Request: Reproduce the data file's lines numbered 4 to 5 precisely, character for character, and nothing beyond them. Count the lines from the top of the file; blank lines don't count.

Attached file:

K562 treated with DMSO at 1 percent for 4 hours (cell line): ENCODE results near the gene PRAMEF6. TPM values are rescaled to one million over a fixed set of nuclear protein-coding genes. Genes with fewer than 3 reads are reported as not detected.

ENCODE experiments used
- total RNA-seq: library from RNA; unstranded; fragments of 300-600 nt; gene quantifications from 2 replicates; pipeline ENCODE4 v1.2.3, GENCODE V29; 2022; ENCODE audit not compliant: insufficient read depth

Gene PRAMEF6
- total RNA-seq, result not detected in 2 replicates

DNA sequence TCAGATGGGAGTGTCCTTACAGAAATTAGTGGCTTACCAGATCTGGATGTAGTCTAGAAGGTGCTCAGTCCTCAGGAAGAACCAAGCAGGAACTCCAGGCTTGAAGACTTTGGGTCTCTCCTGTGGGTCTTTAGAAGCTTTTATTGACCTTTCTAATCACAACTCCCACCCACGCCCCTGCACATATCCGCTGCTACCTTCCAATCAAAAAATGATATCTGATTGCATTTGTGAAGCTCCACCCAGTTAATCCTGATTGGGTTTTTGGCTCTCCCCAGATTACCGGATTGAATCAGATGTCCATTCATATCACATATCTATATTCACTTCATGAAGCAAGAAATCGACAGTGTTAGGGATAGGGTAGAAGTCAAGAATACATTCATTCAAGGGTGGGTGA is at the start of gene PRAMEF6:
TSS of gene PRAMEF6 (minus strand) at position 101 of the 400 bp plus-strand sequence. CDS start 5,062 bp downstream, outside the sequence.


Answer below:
Gene PRAMEF6
- total RNA-seq, result not detected in 2 replicates